On arriving, the participant was first informed about the schedule for the test evening. The participant then took an introductory walk with the observer and the assistant. During this walk, the observer pointed out the different environmental features along the route that were included in the observational study, along with the different surroundings of the route. This was done because the environment was unfamiliar to the participant and because people with vision impairment rarely walk alone in unfamiliar areas before having them described. The participant was also able to ask questions before starting the test walk.
During the test walk, the observer registered in the protocol whether or not the items were identified by the participants. This was done in two ways: (i) what the observer actually observed to capture how the participant walked and oriented him or herself, and if or how s/he detected the infrastructure elements classified as observation items in the protocol; and (ii) what the participants orally informed on what element they noticed and commented on while walking. The observer followed the participant, watching and listening to the participant, and filled the protocol. The assistant walked beside the participant for safety reasons. The participant was asked to stop at the end of each sub-route for an interview about his/her perception of the lighting quality.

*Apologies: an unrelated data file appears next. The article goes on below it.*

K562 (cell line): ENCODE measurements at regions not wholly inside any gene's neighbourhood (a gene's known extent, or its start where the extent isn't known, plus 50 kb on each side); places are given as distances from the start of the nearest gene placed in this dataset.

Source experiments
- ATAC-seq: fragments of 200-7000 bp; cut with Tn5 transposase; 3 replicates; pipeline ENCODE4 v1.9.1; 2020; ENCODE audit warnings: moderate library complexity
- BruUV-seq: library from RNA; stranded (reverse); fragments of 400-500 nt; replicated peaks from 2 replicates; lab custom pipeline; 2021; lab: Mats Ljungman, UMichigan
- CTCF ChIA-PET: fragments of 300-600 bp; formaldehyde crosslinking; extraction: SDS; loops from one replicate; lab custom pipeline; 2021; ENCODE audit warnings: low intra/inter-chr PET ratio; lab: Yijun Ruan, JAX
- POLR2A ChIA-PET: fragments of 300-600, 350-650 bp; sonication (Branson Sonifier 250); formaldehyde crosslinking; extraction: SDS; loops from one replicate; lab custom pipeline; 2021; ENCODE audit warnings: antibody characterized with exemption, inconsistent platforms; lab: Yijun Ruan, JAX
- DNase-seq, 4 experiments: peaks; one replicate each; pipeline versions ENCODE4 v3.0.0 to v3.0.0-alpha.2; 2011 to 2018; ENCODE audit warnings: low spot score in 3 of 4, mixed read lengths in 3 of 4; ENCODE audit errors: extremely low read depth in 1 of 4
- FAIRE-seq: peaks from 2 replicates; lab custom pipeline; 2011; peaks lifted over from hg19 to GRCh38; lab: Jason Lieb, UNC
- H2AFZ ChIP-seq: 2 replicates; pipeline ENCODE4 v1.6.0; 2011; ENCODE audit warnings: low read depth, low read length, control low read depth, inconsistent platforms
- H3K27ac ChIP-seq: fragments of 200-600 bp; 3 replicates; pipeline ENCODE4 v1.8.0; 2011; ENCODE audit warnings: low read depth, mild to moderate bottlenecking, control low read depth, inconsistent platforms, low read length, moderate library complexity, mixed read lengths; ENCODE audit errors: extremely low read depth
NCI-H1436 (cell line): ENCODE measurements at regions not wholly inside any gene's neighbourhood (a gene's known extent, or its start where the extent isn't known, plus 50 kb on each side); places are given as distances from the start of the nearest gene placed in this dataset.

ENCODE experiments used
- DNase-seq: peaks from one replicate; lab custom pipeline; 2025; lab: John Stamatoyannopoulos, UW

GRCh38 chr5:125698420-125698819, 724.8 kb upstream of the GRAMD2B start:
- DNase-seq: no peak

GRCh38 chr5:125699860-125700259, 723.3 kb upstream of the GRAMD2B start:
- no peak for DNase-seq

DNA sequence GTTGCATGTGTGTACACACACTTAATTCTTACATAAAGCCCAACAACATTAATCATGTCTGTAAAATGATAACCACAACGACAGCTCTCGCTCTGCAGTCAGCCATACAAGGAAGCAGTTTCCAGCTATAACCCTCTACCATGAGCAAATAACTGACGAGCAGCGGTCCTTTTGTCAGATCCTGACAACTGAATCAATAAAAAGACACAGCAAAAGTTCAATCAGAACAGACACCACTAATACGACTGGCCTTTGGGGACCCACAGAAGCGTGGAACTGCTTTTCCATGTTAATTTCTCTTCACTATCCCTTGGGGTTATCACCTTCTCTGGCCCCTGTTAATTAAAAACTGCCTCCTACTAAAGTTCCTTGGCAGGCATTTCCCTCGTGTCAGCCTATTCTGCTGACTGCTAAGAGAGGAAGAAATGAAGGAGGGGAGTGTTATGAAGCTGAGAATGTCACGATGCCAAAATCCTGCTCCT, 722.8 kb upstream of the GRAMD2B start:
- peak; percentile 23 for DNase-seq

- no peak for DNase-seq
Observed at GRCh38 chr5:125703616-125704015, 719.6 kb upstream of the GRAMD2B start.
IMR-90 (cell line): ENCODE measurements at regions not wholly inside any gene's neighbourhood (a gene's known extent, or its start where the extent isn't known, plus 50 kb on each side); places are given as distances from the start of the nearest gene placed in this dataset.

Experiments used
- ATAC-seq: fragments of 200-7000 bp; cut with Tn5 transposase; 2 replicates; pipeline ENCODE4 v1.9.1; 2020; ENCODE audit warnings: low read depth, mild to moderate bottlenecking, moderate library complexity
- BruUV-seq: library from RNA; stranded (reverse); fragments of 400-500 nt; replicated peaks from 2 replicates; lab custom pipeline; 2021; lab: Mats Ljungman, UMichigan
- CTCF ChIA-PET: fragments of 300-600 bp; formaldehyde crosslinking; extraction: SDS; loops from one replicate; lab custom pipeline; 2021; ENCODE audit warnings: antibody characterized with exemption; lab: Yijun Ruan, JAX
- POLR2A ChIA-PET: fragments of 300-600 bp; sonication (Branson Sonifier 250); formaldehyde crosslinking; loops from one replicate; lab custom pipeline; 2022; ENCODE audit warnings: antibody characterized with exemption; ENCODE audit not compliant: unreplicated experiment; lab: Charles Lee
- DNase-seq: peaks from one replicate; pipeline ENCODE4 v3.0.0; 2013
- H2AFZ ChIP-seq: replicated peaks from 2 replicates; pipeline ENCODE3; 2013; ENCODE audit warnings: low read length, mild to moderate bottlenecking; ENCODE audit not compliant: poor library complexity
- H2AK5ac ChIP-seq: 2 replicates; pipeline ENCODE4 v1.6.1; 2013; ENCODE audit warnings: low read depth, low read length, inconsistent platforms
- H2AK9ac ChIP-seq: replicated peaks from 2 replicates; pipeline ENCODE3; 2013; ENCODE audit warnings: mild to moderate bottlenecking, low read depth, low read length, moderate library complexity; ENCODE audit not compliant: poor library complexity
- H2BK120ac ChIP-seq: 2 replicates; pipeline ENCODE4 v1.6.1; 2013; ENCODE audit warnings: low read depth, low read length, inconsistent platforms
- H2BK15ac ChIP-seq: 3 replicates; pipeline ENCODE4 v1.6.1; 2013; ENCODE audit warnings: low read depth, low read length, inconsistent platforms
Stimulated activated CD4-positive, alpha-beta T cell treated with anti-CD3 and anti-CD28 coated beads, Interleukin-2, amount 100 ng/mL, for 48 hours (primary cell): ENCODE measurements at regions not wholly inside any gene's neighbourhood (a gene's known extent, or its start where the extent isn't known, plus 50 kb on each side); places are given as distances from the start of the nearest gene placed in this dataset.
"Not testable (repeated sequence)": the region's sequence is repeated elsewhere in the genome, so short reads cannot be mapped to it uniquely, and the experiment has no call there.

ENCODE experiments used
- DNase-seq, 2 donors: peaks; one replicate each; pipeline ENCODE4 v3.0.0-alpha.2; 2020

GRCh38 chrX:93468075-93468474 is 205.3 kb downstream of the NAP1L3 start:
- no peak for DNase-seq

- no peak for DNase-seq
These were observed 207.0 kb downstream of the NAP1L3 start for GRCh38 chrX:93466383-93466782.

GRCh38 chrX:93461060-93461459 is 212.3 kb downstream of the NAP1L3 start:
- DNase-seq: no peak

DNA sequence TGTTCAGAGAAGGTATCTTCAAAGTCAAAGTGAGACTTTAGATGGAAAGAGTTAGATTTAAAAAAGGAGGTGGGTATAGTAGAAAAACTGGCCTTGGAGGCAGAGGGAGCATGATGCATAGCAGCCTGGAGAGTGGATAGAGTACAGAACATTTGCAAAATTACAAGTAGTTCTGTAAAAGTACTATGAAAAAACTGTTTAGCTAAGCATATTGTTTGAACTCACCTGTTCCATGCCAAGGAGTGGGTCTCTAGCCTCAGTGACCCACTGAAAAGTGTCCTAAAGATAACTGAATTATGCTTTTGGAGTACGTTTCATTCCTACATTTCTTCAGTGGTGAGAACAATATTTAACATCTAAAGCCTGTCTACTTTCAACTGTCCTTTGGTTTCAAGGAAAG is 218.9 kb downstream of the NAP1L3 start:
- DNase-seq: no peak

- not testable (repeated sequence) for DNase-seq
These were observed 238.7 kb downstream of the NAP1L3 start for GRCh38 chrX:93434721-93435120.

2.7. Data Treatment and Analysis

Before the analysis, each observation item was categorized as either an orientation item or a detection item (see Table 3) by two of the authors (M.A.; A.S.) who have expertise in accessibility and usability. Additionally, the items were assigned values of 0, +1, or +2 based on their perceived importance for safe and secure walking for people with vision impairment. All orientation items were assigned values of +1. Conversely, detection items were assigned different values reflecting their perceived importance for safe and secure walking. Items whose detection was considered “very important” were assigned a value of +2; such items included “Detect warning surface”, “Detect white line indicating boundary of bicycle path”, “Notice end of walkway”, “Notice driveway to garage to the left”. Items considered “important” were assigned values of +1; such items included “Notice end of white line”, “Detect building entrances”, and “Detect bicycle parking”. Items considered merely “beneficial” for safe and secure walking were assigned values of 0; these items included “Notice car park ticket machine to the right” and “Notice concrete pavement”. (For the complete coding list, see Appendix A).